Educators and library staff members said after the roundtable discussion they felt validated by what the panelists had to say.

Luis Sepulveda, an English teacher at La Villa High School, said he and his wife, a kindergarten teacher in the Harlingen Consolidated Independent School District, make it a priority to read to their 4-year-old daughter, Sophia.

“She loves books already and we see the difference,” Sepulveda said. “She learned her letters quickly. She’ll go to the store and go to the books first, then the toys.”

Sepulveda said he also instills in his students, some of whom are already parents, the importance of parental involvement in reading to young children.

“It feels good to know that you’re doing something right,” he said.

After the roundtable discussion, Nazario delivered a keynote address. She talked about her experiences reporting on the migration of children from Central America to the United States, which won The Los Angeles Times two Pulitzer Prizes and became the national best-selling book, “Enrique’s Journey.”

Her book has become required reading in many universities and schools throughout the country, she said, and she has received letters from those who have read the book telling her how it changed their views on immigration.

“With knowledge, people can change,” she said. “Stories are what help people go beyond the superficial.”

Original Post by Jennifer Berghom on March 6th, 2015.

For Margil Vale, the Civil War wasn’t just a topic covered in history class. It was a vibrant narration passed down from generation to generation.

UTPA celebrated the virtual ribbon cutting of the RGV Civil War Trail Feb. 28 at an event held for the community. Pictured left to right are Dr. Havidán Rodríguez, UTPA president ad interim; Juanita Rea, CHAPS undergraduate assistant for publicity and social media; Dr. Russell Skowronek, CHAPS director and UTPA professor of history and anthropology; Dr. Chris Miller, UTPA history professor; and Roseann Bacha-Garza, CHAPS program coordinator. Holding the ribbon were local Civil War re-enactors Ruben Martinez (Confederate)and Don Drefke (Union).

Margil grew up in Roma listening to stories about his great-grandfather, John Heinrik Vale, a Swedish immigrant who arrived in New York in 1840 and came to the Rio Grande Valley to volunteer for Taylor’s Army of Occupation during the Mexican-American War. John, a Confederate sympathizer, made a living by transporting bales of cotton along the Rio Grande.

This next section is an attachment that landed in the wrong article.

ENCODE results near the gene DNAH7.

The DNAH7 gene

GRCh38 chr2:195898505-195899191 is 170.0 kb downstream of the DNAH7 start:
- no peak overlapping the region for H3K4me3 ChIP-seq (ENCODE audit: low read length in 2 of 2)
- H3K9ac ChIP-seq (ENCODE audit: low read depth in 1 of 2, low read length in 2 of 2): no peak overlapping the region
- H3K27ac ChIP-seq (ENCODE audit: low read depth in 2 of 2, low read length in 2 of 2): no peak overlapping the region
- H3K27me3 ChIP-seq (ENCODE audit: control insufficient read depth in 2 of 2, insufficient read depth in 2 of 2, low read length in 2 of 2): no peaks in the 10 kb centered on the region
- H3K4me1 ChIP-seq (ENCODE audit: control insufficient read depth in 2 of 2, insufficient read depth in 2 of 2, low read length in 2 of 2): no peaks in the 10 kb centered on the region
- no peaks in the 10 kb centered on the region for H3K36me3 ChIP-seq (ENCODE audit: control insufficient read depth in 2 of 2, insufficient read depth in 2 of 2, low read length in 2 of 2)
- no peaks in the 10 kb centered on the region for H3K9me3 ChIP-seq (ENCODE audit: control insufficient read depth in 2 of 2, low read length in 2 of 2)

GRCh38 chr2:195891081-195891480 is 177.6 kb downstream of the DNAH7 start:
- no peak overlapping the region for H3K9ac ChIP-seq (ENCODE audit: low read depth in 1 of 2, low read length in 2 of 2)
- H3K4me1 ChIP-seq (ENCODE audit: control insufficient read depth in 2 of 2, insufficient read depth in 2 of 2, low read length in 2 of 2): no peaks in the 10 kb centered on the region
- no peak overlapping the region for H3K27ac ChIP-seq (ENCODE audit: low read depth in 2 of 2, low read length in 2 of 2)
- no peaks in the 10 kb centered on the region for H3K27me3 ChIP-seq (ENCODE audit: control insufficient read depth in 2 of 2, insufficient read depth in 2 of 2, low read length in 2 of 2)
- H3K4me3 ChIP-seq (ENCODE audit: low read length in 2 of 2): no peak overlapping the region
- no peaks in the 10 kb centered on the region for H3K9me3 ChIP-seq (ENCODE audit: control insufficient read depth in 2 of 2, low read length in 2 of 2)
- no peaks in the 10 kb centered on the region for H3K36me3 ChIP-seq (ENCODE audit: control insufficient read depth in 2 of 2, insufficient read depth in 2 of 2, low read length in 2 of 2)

“(John) came around the 1840s, with the American forces fighting the Mexicans in the 1850s. So he goes into Mexico, then comes back to the area of Roma and he marries a woman from Mier (Mexico),” Margil said. “He was in the business of trading cotton, and from Mexico they would get cotton, coffee, sugar that they needed here … He was back and forth, basically buying and reselling.”

His family’s legacy, combined with his passion for history, prompted Margil to attend the launch of Rio Grande Valley Civil War Trail, presented by The University of Texas-Pan American’s Community of Historic Archaeology Project with Schools (CHAPS) Program Feb. 28 at the Student Union Theater.

“I think the information was well presented,” Margil said. “I learned things that I hadn’t heard before, even though the cotton trade was the story of our family, what our ancestors did.”

The RGV Civil War Trail is a virtual tour that includes a map, guide, brochure and associated web page and podcasts, all available in English and Spanish. Together the elements provide a conceptual “walk” through the history of the Civil War in South Texas. Local historians, educators and representatives from local, state and federal agencies provided support for developing the virtual tour.

Civil War re-enactors Rodger Wahl (left) and Ruben Martinez showed visitors replicas of Civil War-era weapons and other artifacts at their military camp re-enactment set up on UTPA’s Student Union Quad Feb. 28.

The trail runs through a five-county stretch between Laredo and Brownsville and has key locations identified on a map, such as the “Robert E. Lee House Museum” in Rio Grande City. These are accompanied by audio podcasts that describe each site’s significance. The podcasts are accessible by cell phone and have an associated QR code that takes visitors to a linked website with additional information.

A six-hour professional development workshop was held Feb. 27 at the UTPA McAllen Teaching Site where 50 K-12 educators learned how to incorporate the trail into their history curriculum.